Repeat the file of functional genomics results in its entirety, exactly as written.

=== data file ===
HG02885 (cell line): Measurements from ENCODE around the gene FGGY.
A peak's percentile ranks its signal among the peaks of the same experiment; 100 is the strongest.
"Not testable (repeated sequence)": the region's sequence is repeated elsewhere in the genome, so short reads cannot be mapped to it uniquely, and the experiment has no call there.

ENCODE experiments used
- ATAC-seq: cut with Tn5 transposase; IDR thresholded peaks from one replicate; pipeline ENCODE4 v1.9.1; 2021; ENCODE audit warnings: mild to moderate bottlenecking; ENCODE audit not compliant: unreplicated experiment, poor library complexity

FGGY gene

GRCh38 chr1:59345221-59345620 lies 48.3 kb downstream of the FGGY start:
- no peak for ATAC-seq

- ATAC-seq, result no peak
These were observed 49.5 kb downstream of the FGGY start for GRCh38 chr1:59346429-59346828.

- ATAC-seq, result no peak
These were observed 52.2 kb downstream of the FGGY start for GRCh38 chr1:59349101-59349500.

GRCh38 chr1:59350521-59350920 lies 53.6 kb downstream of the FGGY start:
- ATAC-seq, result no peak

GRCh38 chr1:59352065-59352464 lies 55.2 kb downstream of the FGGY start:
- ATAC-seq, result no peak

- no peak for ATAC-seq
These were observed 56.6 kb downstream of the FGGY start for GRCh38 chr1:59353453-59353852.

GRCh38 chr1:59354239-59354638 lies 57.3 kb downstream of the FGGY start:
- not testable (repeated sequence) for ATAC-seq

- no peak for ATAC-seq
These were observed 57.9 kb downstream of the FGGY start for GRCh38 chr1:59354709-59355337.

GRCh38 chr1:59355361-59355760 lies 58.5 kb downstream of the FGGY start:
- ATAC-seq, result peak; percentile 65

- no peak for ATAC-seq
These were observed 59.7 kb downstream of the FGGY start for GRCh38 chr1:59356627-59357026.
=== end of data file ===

HG02885 (cell line): Measurements from ENCODE around the gene FGGY.
A peak's percentile ranks its signal among the peaks of the same experiment; 100 is the strongest.
"Not testable (repeated sequence)": the region's sequence is repeated elsewhere in the genome, so short reads cannot be mapped to it uniquely, and the experiment has no call there.

ENCODE experiments used
- ATAC-seq: cut with Tn5 transposase; IDR thresholded peaks from one replicate; pipeline ENCODE4 v1.9.1; 2021; ENCODE audit warnings: mild to moderate bottlenecking; ENCODE audit not compliant: unreplicated experiment, poor library complexity

FGGY gene

GRCh38 chr1:59345221-59345620 lies 48.3 kb downstream of the FGGY start:
- no peak for ATAC-seq

- ATAC-seq, result no peak
These were observed 49.5 kb downstream of the FGGY start for GRCh38 chr1:59346429-59346828.

- ATAC-seq, result no peak
These were observed 52.2 kb downstream of the FGGY start for GRCh38 chr1:59349101-59349500.

GRCh38 chr1:59350521-59350920 lies 53.6 kb downstream of the FGGY start:
- ATAC-seq, result no peak

GRCh38 chr1:59352065-59352464 lies 55.2 kb downstream of the FGGY start:
- ATAC-seq, result no peak

- no peak for ATAC-seq
These were observed 56.6 kb downstream of the FGGY start for GRCh38 chr1:59353453-59353852.

GRCh38 chr1:59354239-59354638 lies 57.3 kb downstream of the FGGY start:
- not testable (repeated sequence) for ATAC-seq

- no peak for ATAC-seq
These were observed 57.9 kb downstream of the FGGY start for GRCh38 chr1:59354709-59355337.

GRCh38 chr1:59355361-59355760 lies 58.5 kb downstream of the FGGY start:
- ATAC-seq, result peak; percentile 65

- no peak for ATAC-seq
These were observed 59.7 kb downstream of the FGGY start for GRCh38 chr1:59356627-59357026.